Sunday, January 08, 2012

A Fleischer re-make

Today's movie industry is dominated by remakes, reboots and "re-imganings" – films that rely on previously filmed properties.

While this is too common an occurance today, it is by no means somethign that is just typical with today's cinema.

If a studio had developed a story it was not out of the realm of possibility to film several versions of it over time. One of the best examples is "The Maltese Falcon," which Warner Brothers brought to the screen three times, the last time in the form of the story we remember best.

Mark Newgarden, one of the Facebook friends, posted a link to a Koko the Clown cartoon I hadn't seen before and it's a gem. I wish there could be a comprehensive DVD set put on featuring these cartoons.

If you've not seen any of the Kokos, then you should know Max Fleischer took of the convention of the cartoonist interacting with his drawn creation – first developed in vaudeville lightening sketch acts and first seen in animation in Winsor McCay's "Gertie the Dinosaur" – and made it his own.

There were other silent cartoon series that mixed animation and live action – Walter Lantz did it and Walt Disney followed Max's lead – but it is my contention that Max's cartoons did it the best.

Max and his team set up a fun dynamic: Max was the paternalistic cartoonist and Koko was a very disobedient son. Max was not above putting Koko into some challenging situations and Koko wasn't afraid of taking his revenge.

The Fleischer staff used stop motion animation in a number of these shorts and Max, who by all accounts I've gathered was a low-key person, made an effective co-star for his animated lead. Max was also a pretty good sport as you will see in this cartoon, especially being dragged throught the set.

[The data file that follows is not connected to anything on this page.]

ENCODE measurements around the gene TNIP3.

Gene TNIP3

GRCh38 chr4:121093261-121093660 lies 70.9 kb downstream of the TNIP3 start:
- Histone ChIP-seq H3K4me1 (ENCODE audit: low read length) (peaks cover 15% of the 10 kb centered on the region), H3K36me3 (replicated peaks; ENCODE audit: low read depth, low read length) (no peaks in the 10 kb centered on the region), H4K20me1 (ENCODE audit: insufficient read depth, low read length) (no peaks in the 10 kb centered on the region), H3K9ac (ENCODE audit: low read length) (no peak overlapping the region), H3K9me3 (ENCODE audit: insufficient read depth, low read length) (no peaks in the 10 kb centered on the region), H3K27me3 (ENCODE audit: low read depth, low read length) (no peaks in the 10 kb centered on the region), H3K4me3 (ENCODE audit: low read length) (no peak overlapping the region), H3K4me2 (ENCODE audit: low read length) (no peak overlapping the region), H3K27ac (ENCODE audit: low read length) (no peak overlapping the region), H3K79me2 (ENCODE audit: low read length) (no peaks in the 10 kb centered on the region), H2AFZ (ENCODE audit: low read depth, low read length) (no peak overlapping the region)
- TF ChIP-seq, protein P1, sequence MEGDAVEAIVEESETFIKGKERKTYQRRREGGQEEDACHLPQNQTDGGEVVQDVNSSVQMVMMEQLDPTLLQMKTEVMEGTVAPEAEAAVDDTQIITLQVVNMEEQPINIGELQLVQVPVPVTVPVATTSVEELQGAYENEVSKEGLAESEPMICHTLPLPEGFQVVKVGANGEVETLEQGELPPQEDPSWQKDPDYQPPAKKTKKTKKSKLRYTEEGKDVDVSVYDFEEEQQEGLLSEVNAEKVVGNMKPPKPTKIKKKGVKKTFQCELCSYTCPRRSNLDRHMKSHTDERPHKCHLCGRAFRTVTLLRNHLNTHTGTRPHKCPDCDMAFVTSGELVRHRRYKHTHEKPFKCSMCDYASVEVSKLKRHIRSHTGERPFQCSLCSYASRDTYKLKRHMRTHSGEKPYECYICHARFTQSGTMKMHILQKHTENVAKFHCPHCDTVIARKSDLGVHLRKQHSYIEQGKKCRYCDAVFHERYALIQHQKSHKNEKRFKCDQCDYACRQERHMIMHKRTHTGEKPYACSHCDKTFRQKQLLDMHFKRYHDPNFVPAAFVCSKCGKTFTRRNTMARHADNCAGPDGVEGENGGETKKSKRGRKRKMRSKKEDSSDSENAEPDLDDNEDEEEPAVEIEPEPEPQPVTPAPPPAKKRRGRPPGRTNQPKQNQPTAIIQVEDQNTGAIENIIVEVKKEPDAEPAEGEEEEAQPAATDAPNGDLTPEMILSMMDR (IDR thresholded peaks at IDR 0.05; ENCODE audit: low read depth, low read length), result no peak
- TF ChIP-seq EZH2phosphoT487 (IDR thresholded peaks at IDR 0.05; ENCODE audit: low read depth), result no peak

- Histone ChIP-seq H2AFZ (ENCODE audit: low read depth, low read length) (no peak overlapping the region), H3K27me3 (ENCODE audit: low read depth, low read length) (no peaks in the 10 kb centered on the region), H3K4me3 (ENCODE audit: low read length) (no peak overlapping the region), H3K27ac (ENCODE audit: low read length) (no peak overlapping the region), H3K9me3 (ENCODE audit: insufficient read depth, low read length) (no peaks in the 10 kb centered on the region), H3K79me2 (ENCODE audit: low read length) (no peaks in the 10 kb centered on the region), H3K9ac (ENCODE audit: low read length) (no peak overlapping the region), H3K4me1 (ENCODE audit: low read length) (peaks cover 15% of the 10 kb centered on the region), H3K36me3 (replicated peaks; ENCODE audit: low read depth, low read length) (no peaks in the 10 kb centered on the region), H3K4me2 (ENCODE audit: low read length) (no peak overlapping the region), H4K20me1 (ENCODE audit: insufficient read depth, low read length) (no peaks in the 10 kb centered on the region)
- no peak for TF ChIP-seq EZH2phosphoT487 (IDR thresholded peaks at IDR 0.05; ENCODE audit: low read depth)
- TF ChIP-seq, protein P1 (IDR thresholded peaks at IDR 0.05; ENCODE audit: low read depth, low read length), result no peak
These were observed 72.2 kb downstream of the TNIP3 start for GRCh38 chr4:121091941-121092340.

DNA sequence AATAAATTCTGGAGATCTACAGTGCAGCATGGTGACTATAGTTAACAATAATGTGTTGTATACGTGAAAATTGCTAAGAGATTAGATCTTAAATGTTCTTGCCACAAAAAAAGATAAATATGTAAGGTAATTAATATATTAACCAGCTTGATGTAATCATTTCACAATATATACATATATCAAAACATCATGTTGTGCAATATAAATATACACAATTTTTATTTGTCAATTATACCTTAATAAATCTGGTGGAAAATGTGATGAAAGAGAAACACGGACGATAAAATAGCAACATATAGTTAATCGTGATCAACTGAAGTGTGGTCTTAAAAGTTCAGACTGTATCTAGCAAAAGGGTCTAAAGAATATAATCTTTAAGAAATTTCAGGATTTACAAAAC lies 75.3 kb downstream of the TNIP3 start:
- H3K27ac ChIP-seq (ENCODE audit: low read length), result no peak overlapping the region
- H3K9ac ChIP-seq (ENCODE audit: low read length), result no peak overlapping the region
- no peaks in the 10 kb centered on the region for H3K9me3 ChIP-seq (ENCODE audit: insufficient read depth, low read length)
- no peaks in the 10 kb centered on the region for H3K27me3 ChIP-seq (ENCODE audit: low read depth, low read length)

So watch the first one, made in 1924.


There are some notable things about this cartoon, one of which is the absence of Koko's dog Fitz, who is replaced by a rabbit! I particularily liked the moment when Koko rips out part of the background to form a parachute and then glides over the Max. A nice piece of animation that had a throwaway gag in it with Koko wearing horseshoes.

So now here the partial remake. Max is referenced here but does not make an on-camera appearance. His only sound cartoon was "Betty Boop's Rise to Fame" made in 1934.

The Fleischers eliminated the Out of the Inkwell series with the coming of sound and in a large way, the concept of interaction between the cartoonist and the creation as a standard part of the narrative. Although Koko appeared in a number of Betty Boop cartoons, the character was never the star. "Ha Ha Ha" is almost nostalgic in its use of the characters coming out of the inkwell. It's a favorite of mine.

© 2012 by Gordon Michael Dobbs

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